State News : Texas

NWCDN is a network of law firms dedicated to protecting employers in workers’ compensation claims.

NWCDN Members regularly post articles and summary judgements in workers’ compensations law in your state.  

Select a state from the dropdown menu below to scroll through the state specific archives for updates and opinions on various workers’ compensation laws in your state.

Contact information for NWCDN members is also located on the state specific links in the event you have additional questions or your company is seeking a workers’ compensation lawyer in your state.




Appeals Court Addresses Issues of First Impression Concerning Presumption in Favor of Firefighters under Tex. Gov’t Code § 607.055


In an opinion filed March 7, 2024, the 11th Court of Appeals (Eastland) reversed the trial court’s summary judgment that Michael Belew developed pancreatic cancer during his employment as a firefighter and emergency medical technician with the City of Stephenville. Mr. Belew passed away in 2014.
Following a contested case hearing, the hearing officer relied upon Appeals Panel Decision Nos. 150098-s and 151156 in determining that the statutory presumption created by Section 607.055 (as it existed prior to its amendment effective June 10, 2019) applied to the pancreatic cancer developed by Mr. Belew, thereby relieving Appellees of the burden to prove causation, i.e. that Mr. Belew’s cancer arose out of the course and scope of his employment as a firefighter. The Appeals Panel adopted the hearing officer’s decision without issuing a written decision.
The Eastland Court, however, determined that, in the decisions listed above, the Appeals Panel “simply misapplied the effect of the statutory presumption.”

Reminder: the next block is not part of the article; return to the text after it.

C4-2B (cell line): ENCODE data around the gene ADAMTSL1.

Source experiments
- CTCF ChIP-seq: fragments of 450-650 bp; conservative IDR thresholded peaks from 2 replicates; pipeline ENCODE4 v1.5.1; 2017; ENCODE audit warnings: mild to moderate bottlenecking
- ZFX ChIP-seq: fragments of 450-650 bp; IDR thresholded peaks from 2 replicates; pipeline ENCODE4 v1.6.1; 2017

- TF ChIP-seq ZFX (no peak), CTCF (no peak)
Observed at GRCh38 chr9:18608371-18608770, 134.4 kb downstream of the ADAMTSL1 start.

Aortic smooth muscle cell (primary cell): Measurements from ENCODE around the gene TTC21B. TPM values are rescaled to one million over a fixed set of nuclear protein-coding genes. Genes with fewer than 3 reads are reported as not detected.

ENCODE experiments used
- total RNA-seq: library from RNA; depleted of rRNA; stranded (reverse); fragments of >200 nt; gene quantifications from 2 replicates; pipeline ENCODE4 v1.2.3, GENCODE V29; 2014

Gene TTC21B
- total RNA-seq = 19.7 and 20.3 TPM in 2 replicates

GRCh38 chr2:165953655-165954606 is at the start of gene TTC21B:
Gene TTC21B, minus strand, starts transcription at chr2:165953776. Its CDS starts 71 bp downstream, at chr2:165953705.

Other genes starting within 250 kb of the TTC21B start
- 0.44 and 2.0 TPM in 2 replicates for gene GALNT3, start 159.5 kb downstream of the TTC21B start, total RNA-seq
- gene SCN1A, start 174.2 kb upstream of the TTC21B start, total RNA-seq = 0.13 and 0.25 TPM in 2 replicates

Section 607.055 that is applicable to this case provides:

   (a)  A firefighter or emergency medical technician who suffers from cancer resulting in death or total or partial disability is presumed to have developed the cancer during the course and scope of employment as a firefighter or emergency medical technician if:

   (1)  the firefighter or emergency medical technician:
     (A) regularly responded on the scene to calls involving fires or firefighting; or
     (B) regularly responded to an event involving the documented release of radiation or a known or suspected carcinogen while the person was employed as a firefighter or emergency medical technician; and

   (2)  The cancer is known to be associated with fire fighting or exposure to heat, smoke, radiation, or a known or suspected carcinogen, as described by Subsection (b). 

   (b)  This section applies only to a type of cancer that may be caused by exposure to heat, smoke, radiation, or a known or suspected carcinogen as described by the International Agency for Research on Cancer (IARC).
The IARC conducts critical reviews and evaluations on the carcinogenicity of a wide range of human exposures and publishes the results of its evaluations in monographs. The 98th Monograph evaluated the occupational cancer hazards of painting, firefighting, and shift work. The authors of the monograph found limited evidence of the development of cancer as it relates to exposure as a firefighter; however, after considering a variety of studies, as well as large meta-analyses, the authors concluded that the only cancers statistically significant for cancer risks in firefighters were testicular, prostatic, and non-Hodgkin’s lymphoma. Pancreatic cancer is not a type of cancer that is connected to or may be caused by firefighting.
The Court agreed with the City that Mr. Belew’s pancreatic cancer does not meet the requirements of section 607.055 and therefore the presumption of causation does not apply. The court reversed the trial court’s judgment that Mr. Belew sustained a compensable injury and rendered judgment in favor of the City.

Copyright 2024, Stone Loughlin & Swanson, LLP